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January 03, 2008

Aging In Prison

Aging In Prison

Over the past 10 years, the number of inmates across the US who are over 50 years of age has skyrocketed. In North Carolina, where our radio program is produced, the number of elderly inmates has tripled to nearly 3,500. This accounts for nearly 10 percent of all prisoners.

Aging prisoners are an added cost for the system. As prisoners age, they get sicker. Many prisons now have a dual role - prison and nursing homes or hospital ward.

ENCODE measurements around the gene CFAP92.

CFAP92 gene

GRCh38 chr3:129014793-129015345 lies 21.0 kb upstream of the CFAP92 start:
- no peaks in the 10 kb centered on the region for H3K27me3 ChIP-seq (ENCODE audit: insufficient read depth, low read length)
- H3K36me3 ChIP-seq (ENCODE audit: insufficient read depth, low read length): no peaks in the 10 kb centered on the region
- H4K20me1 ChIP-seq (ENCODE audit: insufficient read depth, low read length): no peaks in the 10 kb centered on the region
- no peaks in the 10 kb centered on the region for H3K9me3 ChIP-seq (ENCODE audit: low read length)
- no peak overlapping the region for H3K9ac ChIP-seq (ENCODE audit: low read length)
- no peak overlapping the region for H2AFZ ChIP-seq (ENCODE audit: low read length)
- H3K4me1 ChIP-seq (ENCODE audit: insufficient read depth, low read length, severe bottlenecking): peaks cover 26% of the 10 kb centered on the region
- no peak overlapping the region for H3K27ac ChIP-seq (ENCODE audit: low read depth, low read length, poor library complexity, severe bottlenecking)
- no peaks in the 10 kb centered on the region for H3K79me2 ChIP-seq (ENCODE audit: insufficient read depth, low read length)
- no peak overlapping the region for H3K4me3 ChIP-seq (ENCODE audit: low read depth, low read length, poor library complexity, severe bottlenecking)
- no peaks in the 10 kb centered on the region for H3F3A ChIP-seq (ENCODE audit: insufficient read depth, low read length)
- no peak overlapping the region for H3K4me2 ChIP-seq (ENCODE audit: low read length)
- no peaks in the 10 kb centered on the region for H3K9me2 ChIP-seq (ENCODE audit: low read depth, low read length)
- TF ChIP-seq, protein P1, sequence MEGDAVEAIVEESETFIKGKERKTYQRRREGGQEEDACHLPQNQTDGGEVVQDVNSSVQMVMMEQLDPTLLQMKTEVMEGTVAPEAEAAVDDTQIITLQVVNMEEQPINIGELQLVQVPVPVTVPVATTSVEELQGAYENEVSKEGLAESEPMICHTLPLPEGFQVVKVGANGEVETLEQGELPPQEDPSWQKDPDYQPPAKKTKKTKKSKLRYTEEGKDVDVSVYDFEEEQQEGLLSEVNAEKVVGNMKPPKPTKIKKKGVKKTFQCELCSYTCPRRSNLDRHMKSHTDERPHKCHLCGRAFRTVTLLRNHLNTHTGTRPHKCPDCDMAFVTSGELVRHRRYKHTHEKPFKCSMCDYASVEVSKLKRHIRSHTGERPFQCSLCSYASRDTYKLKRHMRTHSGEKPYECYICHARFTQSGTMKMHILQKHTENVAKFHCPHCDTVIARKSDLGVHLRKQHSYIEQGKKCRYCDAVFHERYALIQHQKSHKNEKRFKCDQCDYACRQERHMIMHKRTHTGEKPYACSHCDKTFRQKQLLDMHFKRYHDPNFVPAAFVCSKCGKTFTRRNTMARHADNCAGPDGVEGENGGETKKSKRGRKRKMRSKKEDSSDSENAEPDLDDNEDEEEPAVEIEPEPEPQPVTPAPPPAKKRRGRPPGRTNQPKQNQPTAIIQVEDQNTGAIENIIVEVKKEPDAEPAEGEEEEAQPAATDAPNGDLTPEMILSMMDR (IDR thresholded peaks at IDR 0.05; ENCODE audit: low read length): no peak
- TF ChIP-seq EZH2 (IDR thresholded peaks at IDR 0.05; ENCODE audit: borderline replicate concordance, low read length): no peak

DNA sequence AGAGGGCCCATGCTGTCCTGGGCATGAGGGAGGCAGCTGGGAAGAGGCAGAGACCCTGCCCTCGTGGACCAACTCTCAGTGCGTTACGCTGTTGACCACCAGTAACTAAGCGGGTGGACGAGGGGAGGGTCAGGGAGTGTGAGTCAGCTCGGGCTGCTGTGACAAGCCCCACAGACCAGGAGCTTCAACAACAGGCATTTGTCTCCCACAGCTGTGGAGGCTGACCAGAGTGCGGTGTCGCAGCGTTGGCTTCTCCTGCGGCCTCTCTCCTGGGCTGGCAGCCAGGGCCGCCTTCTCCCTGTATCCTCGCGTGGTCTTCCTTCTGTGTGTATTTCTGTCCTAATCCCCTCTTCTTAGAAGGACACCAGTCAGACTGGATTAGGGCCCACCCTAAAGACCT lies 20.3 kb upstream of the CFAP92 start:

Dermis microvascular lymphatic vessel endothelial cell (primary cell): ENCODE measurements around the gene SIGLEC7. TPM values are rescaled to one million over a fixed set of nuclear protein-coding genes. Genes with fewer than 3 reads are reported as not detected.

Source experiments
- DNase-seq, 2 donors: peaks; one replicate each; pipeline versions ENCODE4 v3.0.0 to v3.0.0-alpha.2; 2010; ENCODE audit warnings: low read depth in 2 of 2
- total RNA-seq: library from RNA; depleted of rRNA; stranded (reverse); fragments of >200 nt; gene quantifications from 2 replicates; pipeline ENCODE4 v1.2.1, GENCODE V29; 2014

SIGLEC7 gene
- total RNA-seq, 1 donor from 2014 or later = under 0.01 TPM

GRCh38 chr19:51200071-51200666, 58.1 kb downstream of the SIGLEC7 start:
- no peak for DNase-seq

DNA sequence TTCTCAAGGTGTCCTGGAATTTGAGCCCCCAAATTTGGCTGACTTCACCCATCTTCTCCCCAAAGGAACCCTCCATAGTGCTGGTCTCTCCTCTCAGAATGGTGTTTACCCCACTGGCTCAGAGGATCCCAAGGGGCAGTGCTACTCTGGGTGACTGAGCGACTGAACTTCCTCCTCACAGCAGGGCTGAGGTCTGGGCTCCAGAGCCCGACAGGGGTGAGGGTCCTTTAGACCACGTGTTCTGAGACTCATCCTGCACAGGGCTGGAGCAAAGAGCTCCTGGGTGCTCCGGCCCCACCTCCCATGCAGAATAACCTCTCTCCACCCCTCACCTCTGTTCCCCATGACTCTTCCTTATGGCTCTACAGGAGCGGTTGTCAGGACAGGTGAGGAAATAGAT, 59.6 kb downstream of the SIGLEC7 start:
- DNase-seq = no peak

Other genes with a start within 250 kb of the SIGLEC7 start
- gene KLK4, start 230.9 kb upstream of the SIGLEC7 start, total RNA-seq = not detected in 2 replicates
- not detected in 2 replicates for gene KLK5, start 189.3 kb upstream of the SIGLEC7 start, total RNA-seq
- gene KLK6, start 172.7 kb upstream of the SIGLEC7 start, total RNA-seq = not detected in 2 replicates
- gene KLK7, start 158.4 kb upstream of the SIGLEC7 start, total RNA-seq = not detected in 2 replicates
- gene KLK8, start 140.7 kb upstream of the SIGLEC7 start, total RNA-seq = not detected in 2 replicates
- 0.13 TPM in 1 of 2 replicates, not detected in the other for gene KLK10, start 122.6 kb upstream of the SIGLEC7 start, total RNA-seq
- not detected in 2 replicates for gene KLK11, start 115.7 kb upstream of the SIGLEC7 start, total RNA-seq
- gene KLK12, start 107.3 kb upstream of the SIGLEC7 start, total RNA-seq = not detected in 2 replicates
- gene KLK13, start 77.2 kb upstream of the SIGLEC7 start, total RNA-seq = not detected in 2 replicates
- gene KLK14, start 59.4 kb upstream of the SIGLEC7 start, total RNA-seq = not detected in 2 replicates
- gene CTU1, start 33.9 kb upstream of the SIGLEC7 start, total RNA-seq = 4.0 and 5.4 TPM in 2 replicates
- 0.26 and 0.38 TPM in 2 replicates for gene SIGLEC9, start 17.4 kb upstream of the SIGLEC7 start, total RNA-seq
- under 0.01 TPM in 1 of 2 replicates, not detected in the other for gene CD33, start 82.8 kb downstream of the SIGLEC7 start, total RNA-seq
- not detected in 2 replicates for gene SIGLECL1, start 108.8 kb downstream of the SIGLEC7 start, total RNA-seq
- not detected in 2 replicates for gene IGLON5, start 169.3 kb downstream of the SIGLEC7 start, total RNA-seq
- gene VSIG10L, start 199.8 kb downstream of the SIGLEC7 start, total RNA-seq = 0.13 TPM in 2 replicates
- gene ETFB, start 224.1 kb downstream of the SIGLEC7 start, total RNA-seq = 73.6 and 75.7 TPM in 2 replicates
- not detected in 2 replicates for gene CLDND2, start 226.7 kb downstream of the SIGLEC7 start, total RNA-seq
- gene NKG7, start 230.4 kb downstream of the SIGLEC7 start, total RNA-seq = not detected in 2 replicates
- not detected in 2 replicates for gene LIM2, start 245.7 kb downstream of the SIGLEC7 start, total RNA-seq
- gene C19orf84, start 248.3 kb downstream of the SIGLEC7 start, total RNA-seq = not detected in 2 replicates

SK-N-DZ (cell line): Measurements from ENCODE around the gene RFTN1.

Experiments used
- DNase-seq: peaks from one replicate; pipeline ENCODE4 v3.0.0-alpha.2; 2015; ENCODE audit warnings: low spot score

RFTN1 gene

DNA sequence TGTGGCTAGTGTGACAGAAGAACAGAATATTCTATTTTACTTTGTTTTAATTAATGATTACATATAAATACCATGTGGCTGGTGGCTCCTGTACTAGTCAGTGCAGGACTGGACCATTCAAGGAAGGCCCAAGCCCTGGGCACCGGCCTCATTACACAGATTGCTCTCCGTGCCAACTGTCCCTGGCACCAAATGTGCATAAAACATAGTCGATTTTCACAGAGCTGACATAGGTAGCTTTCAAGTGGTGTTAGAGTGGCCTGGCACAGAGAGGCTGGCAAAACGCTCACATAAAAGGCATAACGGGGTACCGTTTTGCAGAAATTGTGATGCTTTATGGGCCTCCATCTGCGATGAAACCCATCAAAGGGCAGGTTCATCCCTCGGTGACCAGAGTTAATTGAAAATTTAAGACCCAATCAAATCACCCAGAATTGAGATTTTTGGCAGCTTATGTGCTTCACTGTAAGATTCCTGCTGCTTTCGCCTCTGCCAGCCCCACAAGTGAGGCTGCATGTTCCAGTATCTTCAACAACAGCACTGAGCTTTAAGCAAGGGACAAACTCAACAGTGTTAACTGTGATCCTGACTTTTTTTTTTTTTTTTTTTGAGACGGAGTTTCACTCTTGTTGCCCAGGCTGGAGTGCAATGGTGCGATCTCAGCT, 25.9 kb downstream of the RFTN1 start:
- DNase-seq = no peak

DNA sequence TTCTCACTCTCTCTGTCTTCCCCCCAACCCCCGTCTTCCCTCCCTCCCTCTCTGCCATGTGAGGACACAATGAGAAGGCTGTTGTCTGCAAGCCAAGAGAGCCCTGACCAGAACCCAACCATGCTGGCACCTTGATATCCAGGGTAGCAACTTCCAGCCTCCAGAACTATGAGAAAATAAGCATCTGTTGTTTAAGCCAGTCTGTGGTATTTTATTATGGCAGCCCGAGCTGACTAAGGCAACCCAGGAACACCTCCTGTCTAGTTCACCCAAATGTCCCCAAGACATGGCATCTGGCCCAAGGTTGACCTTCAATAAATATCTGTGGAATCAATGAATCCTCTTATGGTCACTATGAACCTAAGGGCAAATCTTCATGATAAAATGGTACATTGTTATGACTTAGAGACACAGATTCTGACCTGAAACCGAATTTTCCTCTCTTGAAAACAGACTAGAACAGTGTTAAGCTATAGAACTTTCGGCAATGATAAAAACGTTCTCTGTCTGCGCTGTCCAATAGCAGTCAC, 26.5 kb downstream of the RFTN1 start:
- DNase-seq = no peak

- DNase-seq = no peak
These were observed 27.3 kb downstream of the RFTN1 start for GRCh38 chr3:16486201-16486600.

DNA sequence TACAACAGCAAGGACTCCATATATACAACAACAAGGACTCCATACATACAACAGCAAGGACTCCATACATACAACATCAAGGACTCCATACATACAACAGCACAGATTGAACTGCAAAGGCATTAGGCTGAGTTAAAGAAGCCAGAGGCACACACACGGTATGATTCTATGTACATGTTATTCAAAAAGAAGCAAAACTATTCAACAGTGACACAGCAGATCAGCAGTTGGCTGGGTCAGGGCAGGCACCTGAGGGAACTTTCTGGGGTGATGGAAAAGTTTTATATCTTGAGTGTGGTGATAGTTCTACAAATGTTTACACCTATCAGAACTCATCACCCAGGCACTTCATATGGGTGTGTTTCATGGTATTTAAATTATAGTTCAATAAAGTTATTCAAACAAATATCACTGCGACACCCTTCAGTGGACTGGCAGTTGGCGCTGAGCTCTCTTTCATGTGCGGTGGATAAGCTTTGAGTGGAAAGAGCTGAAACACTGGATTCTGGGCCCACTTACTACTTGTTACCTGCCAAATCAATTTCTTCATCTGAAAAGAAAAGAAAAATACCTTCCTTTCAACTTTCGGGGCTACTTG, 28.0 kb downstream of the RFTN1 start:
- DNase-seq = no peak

Dick Gordon traveled to McCain Correctional Hospital in Raeford, NC, to speak with several of the aging inmates.

The four men he interviewed have a variety of ideas about what should happen to them in "the system" as they age.


The news from Kenya continues to be worrisome. People in and outside the country are criticizing the results of last week’s Presidential election, suggesting it was rigged. The situation has led to an uncharacteristic outbreak of tribal violence.  Hundreds of people have been killed. Many are staying home. Others have left the country. Tony Gakuo is a musician who lives in the Kenyan capital of Nairobi, not far from the poor neighborhood of Kibera where much of the fighting has taken place.

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